Norfolk Southern Corp said it would require its customers to give the railroad company legal protection against damage caused by explosions or leakage of hazardous materials carried in older tank cars.
The company said in a notification to its customers that the legal protection would cover losses, damages, court costs, and costs of environmental cleanup and remediation, emergency response and evacuations, judgments, fines and penalties. (bit.ly/TnNxGT)
Norfolk Southern said the legal protection, which applies to older DOT-111 tank cars built before late 2011, would take effect on July 15.
The company also said the legal protection would cover the company, its parent, subsidiary and affiliated companies and its and their respective directors, officers, employees and agents.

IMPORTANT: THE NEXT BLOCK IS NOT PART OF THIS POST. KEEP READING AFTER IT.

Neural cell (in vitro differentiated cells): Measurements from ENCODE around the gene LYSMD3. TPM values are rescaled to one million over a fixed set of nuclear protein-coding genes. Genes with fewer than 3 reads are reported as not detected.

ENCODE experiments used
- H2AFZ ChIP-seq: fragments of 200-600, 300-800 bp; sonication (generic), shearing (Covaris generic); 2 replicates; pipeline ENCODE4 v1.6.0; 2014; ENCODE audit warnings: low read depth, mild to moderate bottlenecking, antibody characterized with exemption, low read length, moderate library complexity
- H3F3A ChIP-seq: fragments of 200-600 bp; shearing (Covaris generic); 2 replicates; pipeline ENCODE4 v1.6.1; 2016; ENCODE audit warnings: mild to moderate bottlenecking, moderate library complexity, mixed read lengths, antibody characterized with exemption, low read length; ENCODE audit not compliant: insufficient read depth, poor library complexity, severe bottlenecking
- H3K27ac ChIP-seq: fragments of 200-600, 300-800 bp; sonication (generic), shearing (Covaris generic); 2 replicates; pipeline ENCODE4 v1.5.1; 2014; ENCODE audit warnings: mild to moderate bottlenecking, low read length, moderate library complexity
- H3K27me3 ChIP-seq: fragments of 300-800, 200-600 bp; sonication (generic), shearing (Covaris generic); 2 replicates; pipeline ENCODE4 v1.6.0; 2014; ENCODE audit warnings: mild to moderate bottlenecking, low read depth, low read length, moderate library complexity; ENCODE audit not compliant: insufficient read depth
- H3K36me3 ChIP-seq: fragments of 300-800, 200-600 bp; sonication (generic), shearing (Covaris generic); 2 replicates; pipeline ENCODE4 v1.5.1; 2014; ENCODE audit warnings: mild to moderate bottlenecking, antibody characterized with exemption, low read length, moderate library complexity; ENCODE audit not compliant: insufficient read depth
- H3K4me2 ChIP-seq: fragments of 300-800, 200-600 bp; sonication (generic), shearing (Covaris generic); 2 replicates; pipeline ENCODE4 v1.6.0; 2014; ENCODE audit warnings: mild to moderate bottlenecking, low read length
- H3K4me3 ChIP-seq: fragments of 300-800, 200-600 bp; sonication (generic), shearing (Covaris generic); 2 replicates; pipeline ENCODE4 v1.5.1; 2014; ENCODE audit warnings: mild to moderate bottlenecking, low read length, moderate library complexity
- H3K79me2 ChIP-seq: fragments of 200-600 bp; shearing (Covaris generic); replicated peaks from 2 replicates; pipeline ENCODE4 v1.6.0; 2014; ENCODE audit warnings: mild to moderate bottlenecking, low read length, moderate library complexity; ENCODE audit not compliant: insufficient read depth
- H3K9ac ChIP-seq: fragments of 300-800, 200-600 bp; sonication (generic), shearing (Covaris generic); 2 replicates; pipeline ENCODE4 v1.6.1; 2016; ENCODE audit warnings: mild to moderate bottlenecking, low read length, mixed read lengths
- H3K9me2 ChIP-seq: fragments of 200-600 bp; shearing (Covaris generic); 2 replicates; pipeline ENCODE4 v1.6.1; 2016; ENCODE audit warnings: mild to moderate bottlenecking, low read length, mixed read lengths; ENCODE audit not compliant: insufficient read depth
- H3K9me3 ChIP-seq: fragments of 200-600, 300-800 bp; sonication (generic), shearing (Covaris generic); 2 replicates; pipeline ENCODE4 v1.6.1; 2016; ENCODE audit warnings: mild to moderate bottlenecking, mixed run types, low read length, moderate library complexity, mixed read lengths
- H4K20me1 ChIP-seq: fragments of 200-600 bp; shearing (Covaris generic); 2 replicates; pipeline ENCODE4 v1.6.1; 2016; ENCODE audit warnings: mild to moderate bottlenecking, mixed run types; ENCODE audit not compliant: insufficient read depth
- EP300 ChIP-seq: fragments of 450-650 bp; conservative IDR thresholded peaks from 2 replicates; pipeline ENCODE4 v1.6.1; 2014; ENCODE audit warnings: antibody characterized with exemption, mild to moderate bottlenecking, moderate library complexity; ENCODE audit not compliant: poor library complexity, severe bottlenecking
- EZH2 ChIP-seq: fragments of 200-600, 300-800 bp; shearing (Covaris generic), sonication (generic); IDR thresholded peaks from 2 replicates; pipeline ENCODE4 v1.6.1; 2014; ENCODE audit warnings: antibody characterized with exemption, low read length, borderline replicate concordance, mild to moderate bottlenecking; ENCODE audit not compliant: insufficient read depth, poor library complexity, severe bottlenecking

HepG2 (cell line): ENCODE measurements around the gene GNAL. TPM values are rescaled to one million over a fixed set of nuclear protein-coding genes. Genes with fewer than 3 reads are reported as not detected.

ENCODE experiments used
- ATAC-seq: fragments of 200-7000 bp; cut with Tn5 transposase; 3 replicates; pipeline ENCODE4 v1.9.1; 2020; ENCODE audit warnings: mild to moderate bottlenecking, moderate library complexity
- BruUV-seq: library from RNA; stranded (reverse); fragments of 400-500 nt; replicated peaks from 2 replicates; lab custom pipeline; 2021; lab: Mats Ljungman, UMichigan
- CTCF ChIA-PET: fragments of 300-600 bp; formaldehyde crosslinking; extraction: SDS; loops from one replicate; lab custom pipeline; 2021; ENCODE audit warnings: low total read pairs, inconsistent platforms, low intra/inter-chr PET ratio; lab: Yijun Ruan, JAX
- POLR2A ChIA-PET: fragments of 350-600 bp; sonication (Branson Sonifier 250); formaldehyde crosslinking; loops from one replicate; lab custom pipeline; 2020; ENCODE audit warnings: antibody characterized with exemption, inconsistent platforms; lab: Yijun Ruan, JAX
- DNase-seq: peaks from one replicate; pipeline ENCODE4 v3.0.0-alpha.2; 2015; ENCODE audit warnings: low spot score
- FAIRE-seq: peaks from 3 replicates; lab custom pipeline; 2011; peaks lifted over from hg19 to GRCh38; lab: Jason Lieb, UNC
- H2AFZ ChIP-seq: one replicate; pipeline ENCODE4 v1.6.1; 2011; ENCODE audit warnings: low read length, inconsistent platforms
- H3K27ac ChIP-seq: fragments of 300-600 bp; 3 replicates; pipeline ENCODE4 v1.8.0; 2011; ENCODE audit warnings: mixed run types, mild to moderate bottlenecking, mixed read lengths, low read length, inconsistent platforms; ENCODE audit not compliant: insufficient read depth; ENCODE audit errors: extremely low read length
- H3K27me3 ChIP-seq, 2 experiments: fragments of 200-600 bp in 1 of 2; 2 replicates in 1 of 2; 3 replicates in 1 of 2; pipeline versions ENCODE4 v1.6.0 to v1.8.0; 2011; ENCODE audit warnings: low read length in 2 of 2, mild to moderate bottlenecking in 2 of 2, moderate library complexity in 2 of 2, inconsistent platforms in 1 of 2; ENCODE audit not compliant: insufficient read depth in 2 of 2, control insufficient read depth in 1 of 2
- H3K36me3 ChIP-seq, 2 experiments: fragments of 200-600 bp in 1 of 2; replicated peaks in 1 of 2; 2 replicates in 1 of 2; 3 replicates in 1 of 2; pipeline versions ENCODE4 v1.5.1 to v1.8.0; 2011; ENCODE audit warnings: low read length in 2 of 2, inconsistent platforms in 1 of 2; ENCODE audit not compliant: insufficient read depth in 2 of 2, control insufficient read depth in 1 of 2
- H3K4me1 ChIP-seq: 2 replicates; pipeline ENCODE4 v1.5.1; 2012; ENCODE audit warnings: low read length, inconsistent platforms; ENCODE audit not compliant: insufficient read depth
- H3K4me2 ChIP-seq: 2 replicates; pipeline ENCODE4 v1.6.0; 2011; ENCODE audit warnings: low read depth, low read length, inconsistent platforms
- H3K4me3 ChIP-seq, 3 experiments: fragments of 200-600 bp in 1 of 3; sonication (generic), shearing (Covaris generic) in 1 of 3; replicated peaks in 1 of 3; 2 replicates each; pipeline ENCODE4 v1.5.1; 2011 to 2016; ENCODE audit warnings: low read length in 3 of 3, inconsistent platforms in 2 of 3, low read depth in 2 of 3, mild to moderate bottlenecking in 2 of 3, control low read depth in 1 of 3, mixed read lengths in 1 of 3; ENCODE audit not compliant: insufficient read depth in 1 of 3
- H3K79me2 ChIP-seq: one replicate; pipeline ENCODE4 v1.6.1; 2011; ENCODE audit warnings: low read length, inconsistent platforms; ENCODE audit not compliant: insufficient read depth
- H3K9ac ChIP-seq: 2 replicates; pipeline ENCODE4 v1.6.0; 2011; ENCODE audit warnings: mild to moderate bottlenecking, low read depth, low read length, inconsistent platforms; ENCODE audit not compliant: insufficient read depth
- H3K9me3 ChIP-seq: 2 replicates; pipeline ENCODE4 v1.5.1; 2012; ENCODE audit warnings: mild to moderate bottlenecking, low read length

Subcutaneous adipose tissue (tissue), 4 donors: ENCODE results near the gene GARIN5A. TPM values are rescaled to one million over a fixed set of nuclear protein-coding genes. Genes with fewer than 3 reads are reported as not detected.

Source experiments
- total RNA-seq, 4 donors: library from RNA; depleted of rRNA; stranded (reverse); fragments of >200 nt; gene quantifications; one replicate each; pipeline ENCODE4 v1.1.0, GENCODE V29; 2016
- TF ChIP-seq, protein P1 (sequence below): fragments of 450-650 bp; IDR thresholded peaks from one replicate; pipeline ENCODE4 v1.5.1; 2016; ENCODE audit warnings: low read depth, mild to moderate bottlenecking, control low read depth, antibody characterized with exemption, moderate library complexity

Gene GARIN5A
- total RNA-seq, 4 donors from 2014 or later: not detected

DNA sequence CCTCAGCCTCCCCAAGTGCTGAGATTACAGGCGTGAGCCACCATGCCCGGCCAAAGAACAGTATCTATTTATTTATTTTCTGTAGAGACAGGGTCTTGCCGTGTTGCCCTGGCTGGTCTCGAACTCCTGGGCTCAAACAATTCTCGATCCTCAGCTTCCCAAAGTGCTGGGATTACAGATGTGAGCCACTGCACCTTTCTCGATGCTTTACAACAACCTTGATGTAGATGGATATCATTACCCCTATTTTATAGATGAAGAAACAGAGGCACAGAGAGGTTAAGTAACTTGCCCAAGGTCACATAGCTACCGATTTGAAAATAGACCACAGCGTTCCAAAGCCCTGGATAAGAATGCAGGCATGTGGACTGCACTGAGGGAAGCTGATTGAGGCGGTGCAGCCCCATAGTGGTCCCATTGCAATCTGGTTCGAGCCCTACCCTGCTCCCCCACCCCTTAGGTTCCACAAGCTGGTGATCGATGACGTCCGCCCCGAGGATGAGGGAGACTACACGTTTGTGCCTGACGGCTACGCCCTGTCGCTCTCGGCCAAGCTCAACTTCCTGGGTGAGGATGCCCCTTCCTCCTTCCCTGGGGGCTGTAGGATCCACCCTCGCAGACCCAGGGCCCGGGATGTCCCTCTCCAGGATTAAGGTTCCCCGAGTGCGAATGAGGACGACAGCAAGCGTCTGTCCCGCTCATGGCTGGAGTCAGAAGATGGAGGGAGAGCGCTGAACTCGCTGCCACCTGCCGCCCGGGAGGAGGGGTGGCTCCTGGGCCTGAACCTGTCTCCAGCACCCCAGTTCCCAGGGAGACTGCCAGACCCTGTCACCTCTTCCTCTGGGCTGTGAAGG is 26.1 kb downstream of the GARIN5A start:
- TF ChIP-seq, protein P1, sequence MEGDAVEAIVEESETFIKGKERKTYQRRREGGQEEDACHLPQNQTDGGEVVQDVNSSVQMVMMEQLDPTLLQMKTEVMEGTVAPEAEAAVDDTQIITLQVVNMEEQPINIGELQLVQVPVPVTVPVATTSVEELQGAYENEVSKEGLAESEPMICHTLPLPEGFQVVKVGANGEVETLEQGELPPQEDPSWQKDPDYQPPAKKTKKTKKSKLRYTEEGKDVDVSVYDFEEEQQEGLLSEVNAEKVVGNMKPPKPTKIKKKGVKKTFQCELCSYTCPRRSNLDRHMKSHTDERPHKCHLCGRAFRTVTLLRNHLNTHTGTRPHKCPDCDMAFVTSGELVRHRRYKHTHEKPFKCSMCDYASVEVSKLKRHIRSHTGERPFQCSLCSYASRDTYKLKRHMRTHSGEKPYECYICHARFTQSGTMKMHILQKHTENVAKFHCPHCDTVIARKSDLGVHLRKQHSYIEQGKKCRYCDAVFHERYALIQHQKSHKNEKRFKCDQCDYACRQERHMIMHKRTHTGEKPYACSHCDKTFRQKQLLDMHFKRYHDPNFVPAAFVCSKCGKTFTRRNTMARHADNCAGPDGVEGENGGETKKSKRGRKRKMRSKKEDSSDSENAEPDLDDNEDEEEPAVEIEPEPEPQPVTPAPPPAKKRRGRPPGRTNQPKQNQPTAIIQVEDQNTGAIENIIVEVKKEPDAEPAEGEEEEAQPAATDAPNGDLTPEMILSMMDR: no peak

A series of accidents on rail tank cars carrying crude oil has put the workhorses of the oil industry under scrutiny, and U.S. and Canadian regulators are carving out new rules on how to build them.
In April, Canadian authorities ordered the phase-out of older rail cars, partly in response to the explosion and fire on a train carrying Bakken crude that killed 47 people in Lac-Megantic, Quebec, last July.
While the DOT-111 model has long been the workhorse for oil-by-rail shipments in North America, most stakeholders agree it is outdated. A tougher tank car design known as the CPC-1232 has been the industry standard since 2011.
The Wall Street Journal had earlier reported the story.
(Reporting by Soham Chatterjee; Editing by Leslie Adler and Eric Walsh)